As we transition into 2019 and welcome a new Congress, there is renewed hope for climate action. While partisan gridlock remains the greatest impediment to bold climate solutions, there is a shift in partisan attitudes in favor of progress in 2019 and beyond. Republicans are increasingly aware that the climate is changing. They see these changes at their doorstep, they are concerned, and they want action.
But with a history of obstruction of climate policy, many wonder about the extent to which Republicans are ready to take meaningful steps to address climate change. Do they support the policies necessary to address the crisis? And who do they look to for guidance on climate solutions?
To answer these questions, ecoAmerica conducted the first of its 2019 American Climate Perspective Surveys. Below are the five key takeaways:
- A majority of Americans (80%), from across the political spectrum (64% Republicans, 71% Independents, 94% Democrats), believe that the climate and weather are changing.
- Americans (73%), including Republicans (54%), are concerned about climate change. However, they think that fewer around them (57%, 55% respectively) are concerned.
- Who Republicans trust for information on climate has shifted drastically in a small, 3-year window of time. Republicans now look to scientists (77%), the President (48%), environmental organizations (47%), and health professionals (44%) for guidance.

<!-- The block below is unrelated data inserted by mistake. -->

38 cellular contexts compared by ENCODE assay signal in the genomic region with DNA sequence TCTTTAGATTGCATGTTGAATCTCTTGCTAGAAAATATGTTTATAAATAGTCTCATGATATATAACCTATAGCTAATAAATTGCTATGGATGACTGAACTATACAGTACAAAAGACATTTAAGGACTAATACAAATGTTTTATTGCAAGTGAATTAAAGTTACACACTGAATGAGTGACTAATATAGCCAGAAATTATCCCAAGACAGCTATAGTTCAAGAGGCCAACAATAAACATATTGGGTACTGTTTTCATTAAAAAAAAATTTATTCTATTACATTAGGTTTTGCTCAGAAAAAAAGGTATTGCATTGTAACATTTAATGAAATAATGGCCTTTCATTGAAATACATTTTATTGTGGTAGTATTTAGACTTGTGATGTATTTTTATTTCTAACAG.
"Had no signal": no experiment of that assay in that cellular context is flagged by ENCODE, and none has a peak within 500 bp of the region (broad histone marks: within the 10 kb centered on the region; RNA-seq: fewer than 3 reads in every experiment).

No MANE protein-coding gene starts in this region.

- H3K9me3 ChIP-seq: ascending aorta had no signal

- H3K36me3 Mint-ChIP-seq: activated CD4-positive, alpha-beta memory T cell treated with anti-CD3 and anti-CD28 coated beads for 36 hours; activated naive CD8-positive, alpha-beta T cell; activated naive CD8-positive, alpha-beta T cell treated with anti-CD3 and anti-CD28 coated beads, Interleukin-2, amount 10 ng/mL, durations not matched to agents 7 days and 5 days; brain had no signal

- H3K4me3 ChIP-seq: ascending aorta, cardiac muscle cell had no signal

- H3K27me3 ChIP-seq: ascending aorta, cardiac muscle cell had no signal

- Republican support for fossil fuel production, like natural gas and oil, is dwindling. In just four years, Republican support is down 14% for natural gas production, and down 15% for oil production (now 67% and 52% respectively).
- A growing constituency of Republicans supports local climate action. They want their city to conserve energy (48%), develop clean energy (46%), and to educate the public about a changing climate (36%). While these levels remain below a majority, they represent notable 14, 22, and 21 point increases since 2015 respectively.
Americans, both Democrats and Republicans, support a variety of climate solutions and are ready to act. Policymakers must seize the moment and lead their communities to a cleaner, healthier, and more prosperous climate future. See the full results of the survey HERE.
To help all Americans act in their own community, ecoAmerica has developed a growing library of programs, tools and resources for climate leaders across all sectors of American life. Check out the new websites for Climate for Health, Blessed Tomorrow, and Path to Positive Communities to access resources and learn the best ways to engage on climate in your community. Or, learn the most effective ways to engage others on climate by following ecoAmerica’s Talking Points Series.